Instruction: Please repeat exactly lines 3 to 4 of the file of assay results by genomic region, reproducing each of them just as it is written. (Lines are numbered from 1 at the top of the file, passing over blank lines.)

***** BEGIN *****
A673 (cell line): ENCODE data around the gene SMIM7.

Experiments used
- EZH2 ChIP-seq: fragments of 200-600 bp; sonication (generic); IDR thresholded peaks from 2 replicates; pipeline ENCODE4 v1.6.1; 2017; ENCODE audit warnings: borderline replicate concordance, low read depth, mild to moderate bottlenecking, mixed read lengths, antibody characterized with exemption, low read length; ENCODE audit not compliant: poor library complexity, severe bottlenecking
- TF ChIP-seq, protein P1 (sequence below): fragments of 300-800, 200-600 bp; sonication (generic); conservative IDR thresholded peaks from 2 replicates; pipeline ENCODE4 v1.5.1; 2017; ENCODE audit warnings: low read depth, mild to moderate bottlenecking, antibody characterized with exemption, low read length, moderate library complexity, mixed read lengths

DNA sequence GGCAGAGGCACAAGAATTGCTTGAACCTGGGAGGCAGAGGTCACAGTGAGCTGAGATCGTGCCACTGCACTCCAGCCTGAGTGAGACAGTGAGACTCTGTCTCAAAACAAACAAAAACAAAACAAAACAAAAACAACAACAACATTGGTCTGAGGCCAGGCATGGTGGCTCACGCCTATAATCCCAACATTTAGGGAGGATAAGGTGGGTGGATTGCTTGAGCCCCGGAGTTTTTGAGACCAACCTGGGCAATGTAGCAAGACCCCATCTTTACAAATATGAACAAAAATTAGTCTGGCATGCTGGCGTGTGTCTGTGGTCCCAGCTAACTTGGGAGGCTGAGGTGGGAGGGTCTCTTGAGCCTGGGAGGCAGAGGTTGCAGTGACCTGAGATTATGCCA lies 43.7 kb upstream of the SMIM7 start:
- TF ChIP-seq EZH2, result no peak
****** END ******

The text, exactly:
- EZH2 ChIP-seq: fragments of 200-600 bp; sonication (generic); IDR thresholded peaks from 2 replicates; pipeline ENCODE4 v1.6.1; 2017; ENCODE audit warnings: borderline replicate concordance, low read depth, mild to moderate bottlenecking, mixed read lengths, antibody characterized with exemption, low read length; ENCODE audit not compliant: poor library complexity, severe bottlenecking
- TF ChIP-seq, protein P1 (sequence below): fragments of 300-800, 200-600 bp; sonication (generic); conservative IDR thresholded peaks from 2 replicates; pipeline ENCODE4 v1.5.1; 2017; ENCODE audit warnings: low read depth, mild to moderate bottlenecking, antibody characterized with exemption, low read length, moderate library complexity, mixed read lengths